But if he does look weak, will any of our enemies — Russia, North Korea, Iran, etc — take advantage of it in new and novel ways? They already know and understand how to take advantage of him and his narcissism, I don’t see how this really changes much from that point of view.

During the debate the other day, the single most memorable line spoken by either candidate, was when Biden said, “Will you shut up, man?“. It looks like Trump might actually shut up for a little while.

App Economy Redux

I wanted to write a quick follow-up to my post rom last month about the dispute between Apple and Epic games, the creator of Fortnite. I’m writing this because a coalition of developers has apparently come together to challenge Apple’s App Store fees of 30%.

I’m honestly torn about this. This is at least partially a function of the in-app purchases that I bemoaned in my previous entry. But it also underscores the privilege that developers think they have when, in fact, they’re clearly missing a key point.

App developers are, by definition, content creators. You could create the best app in the world, but if you don’t have a mechanism for distributing it, nobody will find out about it. That’s what the App Store is. Google Play is the same mechanism.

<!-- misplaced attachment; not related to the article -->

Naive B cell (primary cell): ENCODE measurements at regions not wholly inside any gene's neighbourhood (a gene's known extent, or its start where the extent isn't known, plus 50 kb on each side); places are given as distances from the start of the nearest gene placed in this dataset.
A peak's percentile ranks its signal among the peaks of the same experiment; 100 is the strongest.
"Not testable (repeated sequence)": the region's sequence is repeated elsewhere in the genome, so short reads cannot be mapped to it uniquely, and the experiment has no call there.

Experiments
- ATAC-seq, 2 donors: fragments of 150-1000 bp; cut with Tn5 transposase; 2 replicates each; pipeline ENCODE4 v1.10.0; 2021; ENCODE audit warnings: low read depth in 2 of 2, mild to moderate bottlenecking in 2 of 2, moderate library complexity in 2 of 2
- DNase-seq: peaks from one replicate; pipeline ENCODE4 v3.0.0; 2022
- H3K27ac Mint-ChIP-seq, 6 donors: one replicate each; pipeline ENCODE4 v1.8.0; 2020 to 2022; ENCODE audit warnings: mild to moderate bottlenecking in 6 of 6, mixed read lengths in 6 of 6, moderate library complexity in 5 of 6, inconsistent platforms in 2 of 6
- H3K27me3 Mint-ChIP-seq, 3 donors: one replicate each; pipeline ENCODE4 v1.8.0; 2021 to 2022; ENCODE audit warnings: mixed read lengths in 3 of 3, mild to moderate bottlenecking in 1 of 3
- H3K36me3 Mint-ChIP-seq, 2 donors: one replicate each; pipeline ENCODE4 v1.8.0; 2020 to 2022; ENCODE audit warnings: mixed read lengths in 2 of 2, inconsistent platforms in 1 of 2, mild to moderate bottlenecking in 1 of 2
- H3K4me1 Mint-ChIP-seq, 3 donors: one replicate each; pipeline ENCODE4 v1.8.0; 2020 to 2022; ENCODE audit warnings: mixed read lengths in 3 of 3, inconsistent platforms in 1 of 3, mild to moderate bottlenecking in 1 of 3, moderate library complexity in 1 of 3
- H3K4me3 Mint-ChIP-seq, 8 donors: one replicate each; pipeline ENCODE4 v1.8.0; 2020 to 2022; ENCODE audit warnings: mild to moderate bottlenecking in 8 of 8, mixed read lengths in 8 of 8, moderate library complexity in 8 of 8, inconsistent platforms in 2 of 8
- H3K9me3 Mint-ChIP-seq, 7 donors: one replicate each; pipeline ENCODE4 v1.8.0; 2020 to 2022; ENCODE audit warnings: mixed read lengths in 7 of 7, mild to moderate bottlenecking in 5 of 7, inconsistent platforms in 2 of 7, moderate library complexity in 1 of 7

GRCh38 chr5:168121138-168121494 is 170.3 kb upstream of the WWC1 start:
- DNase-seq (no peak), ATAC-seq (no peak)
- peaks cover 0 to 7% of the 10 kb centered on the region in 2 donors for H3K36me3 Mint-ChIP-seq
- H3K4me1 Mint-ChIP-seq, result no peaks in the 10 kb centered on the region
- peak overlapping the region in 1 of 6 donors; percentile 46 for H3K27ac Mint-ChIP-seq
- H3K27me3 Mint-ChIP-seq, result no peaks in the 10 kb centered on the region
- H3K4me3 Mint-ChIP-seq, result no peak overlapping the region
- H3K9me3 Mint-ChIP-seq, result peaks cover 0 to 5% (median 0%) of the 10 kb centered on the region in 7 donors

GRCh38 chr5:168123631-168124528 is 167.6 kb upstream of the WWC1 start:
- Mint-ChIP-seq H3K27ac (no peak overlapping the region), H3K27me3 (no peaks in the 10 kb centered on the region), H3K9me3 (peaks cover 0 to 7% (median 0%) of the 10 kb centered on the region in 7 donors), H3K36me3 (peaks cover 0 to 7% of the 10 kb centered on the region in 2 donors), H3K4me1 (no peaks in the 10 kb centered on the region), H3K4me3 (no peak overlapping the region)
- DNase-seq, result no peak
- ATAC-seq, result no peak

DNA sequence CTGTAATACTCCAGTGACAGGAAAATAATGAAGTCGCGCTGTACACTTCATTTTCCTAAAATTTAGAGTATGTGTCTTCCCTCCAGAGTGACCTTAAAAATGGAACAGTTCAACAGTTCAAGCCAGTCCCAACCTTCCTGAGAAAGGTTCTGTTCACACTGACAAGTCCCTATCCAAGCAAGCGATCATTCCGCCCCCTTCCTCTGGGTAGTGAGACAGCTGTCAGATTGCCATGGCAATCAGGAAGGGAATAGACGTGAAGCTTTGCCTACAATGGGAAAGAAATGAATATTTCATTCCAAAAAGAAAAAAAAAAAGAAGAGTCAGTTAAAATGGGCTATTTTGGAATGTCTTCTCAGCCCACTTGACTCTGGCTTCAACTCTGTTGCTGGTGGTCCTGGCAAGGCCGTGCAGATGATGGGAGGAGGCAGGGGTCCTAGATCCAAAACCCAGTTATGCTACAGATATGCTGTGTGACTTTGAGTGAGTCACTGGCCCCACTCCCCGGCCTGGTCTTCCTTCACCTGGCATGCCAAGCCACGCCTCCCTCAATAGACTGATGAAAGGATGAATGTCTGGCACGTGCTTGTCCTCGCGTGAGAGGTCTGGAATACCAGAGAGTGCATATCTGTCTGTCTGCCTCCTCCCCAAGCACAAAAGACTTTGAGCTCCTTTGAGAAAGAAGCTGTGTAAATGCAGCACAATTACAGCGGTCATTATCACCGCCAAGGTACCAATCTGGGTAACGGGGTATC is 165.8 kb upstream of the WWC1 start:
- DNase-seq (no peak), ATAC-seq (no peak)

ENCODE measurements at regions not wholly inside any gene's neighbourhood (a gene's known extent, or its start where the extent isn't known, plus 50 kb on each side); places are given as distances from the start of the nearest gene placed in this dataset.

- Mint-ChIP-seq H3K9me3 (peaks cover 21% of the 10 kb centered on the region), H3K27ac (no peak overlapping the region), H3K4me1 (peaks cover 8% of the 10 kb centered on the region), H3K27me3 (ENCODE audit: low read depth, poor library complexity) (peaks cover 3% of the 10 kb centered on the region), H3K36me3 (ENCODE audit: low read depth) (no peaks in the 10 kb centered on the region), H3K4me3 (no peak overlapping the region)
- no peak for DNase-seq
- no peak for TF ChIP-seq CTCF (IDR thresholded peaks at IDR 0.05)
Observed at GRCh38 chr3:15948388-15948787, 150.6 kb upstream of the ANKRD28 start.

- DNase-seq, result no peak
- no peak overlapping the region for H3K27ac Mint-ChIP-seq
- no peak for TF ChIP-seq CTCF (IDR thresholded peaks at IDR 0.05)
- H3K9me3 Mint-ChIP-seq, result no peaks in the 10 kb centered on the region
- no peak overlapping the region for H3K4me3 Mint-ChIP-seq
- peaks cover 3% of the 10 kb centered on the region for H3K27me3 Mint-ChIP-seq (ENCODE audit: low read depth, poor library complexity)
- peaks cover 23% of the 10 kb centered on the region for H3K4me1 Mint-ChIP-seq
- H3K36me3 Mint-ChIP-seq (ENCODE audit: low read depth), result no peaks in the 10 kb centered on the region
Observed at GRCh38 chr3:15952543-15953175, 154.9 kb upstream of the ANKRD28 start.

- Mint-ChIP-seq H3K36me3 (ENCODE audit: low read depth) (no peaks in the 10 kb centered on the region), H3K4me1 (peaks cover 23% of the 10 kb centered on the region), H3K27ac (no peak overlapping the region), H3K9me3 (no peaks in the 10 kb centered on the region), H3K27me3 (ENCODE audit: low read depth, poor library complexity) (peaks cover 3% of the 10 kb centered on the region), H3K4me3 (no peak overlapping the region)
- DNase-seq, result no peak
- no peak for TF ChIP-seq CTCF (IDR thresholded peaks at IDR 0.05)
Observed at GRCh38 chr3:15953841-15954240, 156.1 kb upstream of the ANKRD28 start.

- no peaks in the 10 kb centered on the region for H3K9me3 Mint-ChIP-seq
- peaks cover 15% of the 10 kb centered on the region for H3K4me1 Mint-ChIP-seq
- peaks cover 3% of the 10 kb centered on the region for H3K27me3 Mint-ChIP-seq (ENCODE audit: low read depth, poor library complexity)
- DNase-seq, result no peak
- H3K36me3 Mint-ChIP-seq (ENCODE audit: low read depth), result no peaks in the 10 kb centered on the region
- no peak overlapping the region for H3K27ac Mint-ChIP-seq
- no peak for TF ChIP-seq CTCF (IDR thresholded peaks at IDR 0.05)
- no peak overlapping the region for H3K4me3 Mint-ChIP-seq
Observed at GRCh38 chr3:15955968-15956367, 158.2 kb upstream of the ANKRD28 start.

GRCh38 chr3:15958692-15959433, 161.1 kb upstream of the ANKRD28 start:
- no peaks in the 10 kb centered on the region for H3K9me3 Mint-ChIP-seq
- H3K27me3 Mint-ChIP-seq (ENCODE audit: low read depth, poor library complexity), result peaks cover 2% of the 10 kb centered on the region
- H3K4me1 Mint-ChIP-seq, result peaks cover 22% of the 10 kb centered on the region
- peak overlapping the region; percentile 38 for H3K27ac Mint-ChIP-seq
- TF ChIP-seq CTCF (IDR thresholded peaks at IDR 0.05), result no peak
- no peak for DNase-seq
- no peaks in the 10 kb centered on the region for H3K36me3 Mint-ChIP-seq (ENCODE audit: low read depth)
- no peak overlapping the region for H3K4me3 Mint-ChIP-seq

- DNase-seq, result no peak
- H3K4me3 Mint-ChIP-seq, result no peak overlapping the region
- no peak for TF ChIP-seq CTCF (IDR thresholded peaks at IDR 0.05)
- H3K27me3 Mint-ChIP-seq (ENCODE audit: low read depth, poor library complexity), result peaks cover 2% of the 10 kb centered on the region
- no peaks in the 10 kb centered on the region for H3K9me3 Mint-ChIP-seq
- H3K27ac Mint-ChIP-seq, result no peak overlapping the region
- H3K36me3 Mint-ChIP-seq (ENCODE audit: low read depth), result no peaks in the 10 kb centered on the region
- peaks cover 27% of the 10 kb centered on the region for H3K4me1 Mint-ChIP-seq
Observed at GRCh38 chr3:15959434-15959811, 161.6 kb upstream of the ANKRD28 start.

And while we’re at it, so is an Amazon Kindle ebook reader. And Barnes and Noble’s Nook. And Pandora. And Spotify.

Artists also create content. And if an artist creates a work and wants to try and sell it, they’re lucky to bring in 70% of the asking price after everyone who helped with the distribution of the art takes their cut first. It’s why musicians literally make pennies on the dollar for their works. And don’t even get me started on gallery fees if the art is a visual medium like that.

Maybe there’s room for negotiating that 30% fee down. And if there is, more power to them. But compared with other mechanisms for distributing content, it seems like app developers really don’t know how good they have it.

Some statements are stupider than others

Mitt Romney (R-UT) said something the other day that essentially reaffirms the theft of two separate SCOTUS seats over the course of the past four years.

Specifically, he said:

My liberal friends have over many decades gotten very used to the idea of having a liberal court, but that’s not written in the stars. [It is] appropriate for a nation that is … center-right to have a court which reflects center-right points of view.